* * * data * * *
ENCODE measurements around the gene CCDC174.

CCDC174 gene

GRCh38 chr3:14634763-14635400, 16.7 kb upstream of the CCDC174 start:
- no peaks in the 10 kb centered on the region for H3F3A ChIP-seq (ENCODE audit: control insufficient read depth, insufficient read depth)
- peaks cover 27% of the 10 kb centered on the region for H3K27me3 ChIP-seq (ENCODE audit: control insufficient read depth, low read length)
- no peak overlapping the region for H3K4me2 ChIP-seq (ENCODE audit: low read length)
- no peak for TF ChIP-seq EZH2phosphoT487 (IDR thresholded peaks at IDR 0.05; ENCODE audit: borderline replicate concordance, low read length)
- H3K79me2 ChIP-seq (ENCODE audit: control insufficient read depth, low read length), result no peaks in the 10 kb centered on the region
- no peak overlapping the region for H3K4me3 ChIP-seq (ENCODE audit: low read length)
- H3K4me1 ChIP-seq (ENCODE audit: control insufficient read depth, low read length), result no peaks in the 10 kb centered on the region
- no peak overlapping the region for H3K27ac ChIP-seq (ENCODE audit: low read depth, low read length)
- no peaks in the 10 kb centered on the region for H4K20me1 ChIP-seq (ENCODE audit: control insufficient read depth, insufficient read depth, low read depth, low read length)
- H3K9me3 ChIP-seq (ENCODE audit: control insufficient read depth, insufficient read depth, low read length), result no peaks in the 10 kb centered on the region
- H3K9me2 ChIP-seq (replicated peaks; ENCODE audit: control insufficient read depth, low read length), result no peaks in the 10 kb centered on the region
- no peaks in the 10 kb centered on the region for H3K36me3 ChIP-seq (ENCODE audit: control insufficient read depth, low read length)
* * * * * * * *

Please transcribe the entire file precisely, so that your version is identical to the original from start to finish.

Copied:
ENCODE measurements around the gene CCDC174.

CCDC174 gene

GRCh38 chr3:14634763-14635400, 16.7 kb upstream of the CCDC174 start:
- no peaks in the 10 kb centered on the region for H3F3A ChIP-seq (ENCODE audit: control insufficient read depth, insufficient read depth)
- peaks cover 27% of the 10 kb centered on the region for H3K27me3 ChIP-seq (ENCODE audit: control insufficient read depth, low read length)
- no peak overlapping the region for H3K4me2 ChIP-seq (ENCODE audit: low read length)
- no peak for TF ChIP-seq EZH2phosphoT487 (IDR thresholded peaks at IDR 0.05; ENCODE audit: borderline replicate concordance, low read length)
- H3K79me2 ChIP-seq (ENCODE audit: control insufficient read depth, low read length), result no peaks in the 10 kb centered on the region
- no peak overlapping the region for H3K4me3 ChIP-seq (ENCODE audit: low read length)
- H3K4me1 ChIP-seq (ENCODE audit: control insufficient read depth, low read length), result no peaks in the 10 kb centered on the region
- no peak overlapping the region for H3K27ac ChIP-seq (ENCODE audit: low read depth, low read length)
- no peaks in the 10 kb centered on the region for H4K20me1 ChIP-seq (ENCODE audit: control insufficient read depth, insufficient read depth, low read depth, low read length)
- H3K9me3 ChIP-seq (ENCODE audit: control insufficient read depth, insufficient read depth, low read length), result no peaks in the 10 kb centered on the region
- H3K9me2 ChIP-seq (replicated peaks; ENCODE audit: control insufficient read depth, low read length), result no peaks in the 10 kb centered on the region
- no peaks in the 10 kb centered on the region for H3K36me3 ChIP-seq (ENCODE audit: control insufficient read depth, low read length)